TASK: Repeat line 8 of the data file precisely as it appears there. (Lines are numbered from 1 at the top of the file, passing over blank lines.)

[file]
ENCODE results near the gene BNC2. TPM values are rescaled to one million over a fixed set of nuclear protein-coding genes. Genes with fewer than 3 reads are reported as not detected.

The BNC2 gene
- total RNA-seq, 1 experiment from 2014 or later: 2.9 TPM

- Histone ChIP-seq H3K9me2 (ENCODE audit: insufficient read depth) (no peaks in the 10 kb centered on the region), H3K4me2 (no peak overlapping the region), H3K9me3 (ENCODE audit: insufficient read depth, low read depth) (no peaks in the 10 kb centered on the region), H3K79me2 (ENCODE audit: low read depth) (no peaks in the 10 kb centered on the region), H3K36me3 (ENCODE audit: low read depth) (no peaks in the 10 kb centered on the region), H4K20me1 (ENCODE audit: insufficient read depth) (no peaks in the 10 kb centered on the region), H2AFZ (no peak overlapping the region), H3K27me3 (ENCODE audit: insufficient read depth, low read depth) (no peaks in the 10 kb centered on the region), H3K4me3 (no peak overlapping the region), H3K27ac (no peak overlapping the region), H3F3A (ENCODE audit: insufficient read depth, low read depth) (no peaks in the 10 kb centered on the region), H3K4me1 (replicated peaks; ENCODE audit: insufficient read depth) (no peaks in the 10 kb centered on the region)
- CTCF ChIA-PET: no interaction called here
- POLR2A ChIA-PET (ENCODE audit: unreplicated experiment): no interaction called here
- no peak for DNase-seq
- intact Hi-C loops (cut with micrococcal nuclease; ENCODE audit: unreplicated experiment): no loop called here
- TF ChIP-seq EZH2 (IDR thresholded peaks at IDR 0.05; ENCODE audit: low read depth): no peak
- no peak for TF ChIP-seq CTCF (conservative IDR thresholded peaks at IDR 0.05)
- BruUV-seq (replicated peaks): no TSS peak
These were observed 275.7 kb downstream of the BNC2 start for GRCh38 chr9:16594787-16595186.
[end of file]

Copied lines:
- intact Hi-C loops (cut with micrococcal nuclease; ENCODE audit: unreplicated experiment): no loop called here